Armed with a new fund worth $170m, Mangrove Capital Partners is on the lookout for early-stage start-ups in Europe.
Venture capital (VC) funds range from the low millions right up to the multiple billions, with the room in between filled by a growing number of operators.
One such player is Mangrove Capital Partners, which this week revealed a new $170m fund aimed at businesses across Europe and Israel.
According to TechCrunch, the fund was completed inside two months, with the vast majority of investors returning from previous rounds.
“We like to take big bets very early and support our best portfolio companies through multiple rounds of financing to build material stakes,” said Mark Tluszcz, co-founder and CEO of Mangrove.
“We prefer to invest in unproven or unusual technologies rather than chase the latest fad.”
Europe and Israel have been areas of focus for a growing number of VCs in 2017.
Earlier this year, for example, VC firm 83North closed a $250m fund to invest in the regions. This is the fourth such fund raised in 11 years at the organisation, bringing total capital under management to $800m.
Laurel Bowden, a London-based partner of the group, previously said: “It’s very encouraging for the European market to see such huge ambition to build global, category-leading companies.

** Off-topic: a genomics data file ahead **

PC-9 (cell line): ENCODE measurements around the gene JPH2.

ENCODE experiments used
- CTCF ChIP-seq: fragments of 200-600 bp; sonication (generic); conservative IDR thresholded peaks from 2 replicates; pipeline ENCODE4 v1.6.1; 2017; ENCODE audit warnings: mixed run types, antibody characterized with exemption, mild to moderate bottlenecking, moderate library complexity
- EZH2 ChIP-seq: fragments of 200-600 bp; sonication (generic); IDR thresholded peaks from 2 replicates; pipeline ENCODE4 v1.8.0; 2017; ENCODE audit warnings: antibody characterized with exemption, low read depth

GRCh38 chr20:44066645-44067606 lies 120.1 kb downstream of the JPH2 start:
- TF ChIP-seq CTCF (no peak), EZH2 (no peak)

“Since we started investing in Europe in 2008, we have expanded our focus from primarily UK-headquartered start-ups to invest across the region, and have now backed companies from France, Germany, Greece, Italy, Spain and Sweden.”
Elsewhere, an oversubscribed funding call by Draper Esprit recently saw £100m (€115m) raised by the VC firm to invest in “forward-thinking and innovative businesses” in the British Isles.
This, added to a separate £60m (€69m) fund, means Draper is ready to make a move on UK and Irish companies, despite political uncertainty.
“We invest in forward-thinking and innovative businesses, and firmly believe that the best entrepreneurs in Europe are capable of building world-leading technology companies when provided with patient, long-term growth capital, access to global networks, and support from an experienced investment team,” said Simon Cook, CEO of Draper Esprit, at the time.
Looking globally, action has been even more visible.
Trend Micro, for example, has its own shiny new $100m fund. The company is on the hunt for “a portfolio of start-ups that are developing ideas and living at the epicentre of hyper-growth markets”.
Trend Micro hopes the funding, as well as access to its 28,000 partners, will be an attractive proposition for start-ups. Being attractive is key as, despite there being an abundance of start-ups to choose from, there are more than enough rival investors doing the rounds.
Meanwhile, Intel, IBM and Pfizer recently revealed plans to invest $300m in women-led businesses over the next three years.